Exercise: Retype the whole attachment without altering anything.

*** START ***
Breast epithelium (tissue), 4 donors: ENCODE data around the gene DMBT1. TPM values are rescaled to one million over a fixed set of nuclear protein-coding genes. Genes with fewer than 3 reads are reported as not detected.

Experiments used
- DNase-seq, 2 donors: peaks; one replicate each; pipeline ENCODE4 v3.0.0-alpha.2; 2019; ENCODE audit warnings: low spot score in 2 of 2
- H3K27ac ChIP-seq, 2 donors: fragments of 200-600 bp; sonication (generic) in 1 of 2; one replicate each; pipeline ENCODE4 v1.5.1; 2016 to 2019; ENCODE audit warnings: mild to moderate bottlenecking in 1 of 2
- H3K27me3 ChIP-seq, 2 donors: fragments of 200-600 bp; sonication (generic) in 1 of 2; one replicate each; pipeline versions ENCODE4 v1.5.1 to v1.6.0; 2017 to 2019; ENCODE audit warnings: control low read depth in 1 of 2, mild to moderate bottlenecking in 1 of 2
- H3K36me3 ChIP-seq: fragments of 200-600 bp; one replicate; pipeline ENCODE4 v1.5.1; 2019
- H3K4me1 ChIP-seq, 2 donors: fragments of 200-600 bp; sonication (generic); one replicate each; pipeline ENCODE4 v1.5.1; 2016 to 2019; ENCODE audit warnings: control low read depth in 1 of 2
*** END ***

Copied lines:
Breast epithelium (tissue), 4 donors: ENCODE data around the gene DMBT1. TPM values are rescaled to one million over a fixed set of nuclear protein-coding genes. Genes with fewer than 3 reads are reported as not detected.

Experiments used
- DNase-seq, 2 donors: peaks; one replicate each; pipeline ENCODE4 v3.0.0-alpha.2; 2019; ENCODE audit warnings: low spot score in 2 of 2
- H3K27ac ChIP-seq, 2 donors: fragments of 200-600 bp; sonication (generic) in 1 of 2; one replicate each; pipeline ENCODE4 v1.5.1; 2016 to 2019; ENCODE audit warnings: mild to moderate bottlenecking in 1 of 2
- H3K27me3 ChIP-seq, 2 donors: fragments of 200-600 bp; sonication (generic) in 1 of 2; one replicate each; pipeline versions ENCODE4 v1.5.1 to v1.6.0; 2017 to 2019; ENCODE audit warnings: control low read depth in 1 of 2, mild to moderate bottlenecking in 1 of 2
- H3K36me3 ChIP-seq: fragments of 200-600 bp; one replicate; pipeline ENCODE4 v1.5.1; 2019
- H3K4me1 ChIP-seq, 2 donors: fragments of 200-600 bp; sonication (generic); one replicate each; pipeline ENCODE4 v1.5.1; 2016 to 2019; ENCODE audit warnings: control low read depth in 1 of 2